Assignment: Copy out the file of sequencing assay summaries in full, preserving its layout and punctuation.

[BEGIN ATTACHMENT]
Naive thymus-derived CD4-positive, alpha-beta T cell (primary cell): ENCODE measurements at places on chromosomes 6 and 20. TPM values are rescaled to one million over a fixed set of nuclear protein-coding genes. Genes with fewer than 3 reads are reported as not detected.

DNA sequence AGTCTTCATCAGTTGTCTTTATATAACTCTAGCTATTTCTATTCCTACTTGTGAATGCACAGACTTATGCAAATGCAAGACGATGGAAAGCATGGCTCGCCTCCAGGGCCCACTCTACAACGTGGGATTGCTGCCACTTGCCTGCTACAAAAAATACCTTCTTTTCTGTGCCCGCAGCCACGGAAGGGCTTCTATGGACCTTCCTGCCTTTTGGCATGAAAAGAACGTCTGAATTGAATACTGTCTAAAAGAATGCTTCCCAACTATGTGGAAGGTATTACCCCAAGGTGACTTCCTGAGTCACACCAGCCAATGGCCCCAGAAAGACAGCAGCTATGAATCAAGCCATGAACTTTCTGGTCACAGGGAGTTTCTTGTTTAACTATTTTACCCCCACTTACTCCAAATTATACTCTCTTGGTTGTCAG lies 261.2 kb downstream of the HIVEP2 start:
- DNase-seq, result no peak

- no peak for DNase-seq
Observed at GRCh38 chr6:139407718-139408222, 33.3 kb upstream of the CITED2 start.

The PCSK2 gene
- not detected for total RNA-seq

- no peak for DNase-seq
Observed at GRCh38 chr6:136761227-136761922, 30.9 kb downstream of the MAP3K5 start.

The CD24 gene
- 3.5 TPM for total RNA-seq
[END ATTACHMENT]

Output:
Naive thymus-derived CD4-positive, alpha-beta T cell (primary cell): ENCODE measurements at places on chromosomes 6 and 20. TPM values are rescaled to one million over a fixed set of nuclear protein-coding genes. Genes with fewer than 3 reads are reported as not detected.

DNA sequence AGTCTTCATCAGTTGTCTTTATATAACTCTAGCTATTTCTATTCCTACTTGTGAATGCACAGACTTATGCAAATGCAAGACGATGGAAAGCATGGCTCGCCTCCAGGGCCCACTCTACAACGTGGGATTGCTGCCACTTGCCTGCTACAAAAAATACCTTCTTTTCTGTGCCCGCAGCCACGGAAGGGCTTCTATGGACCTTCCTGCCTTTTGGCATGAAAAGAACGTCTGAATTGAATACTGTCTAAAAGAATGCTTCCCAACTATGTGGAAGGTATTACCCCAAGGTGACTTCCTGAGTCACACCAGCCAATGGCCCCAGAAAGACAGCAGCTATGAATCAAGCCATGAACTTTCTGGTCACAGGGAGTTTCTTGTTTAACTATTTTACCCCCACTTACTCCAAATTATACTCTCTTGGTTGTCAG lies 261.2 kb downstream of the HIVEP2 start:
- DNase-seq, result no peak

- no peak for DNase-seq
Observed at GRCh38 chr6:139407718-139408222, 33.3 kb upstream of the CITED2 start.

The PCSK2 gene
- not detected for total RNA-seq

- no peak for DNase-seq
Observed at GRCh38 chr6:136761227-136761922, 30.9 kb downstream of the MAP3K5 start.

The CD24 gene
- 3.5 TPM for total RNA-seq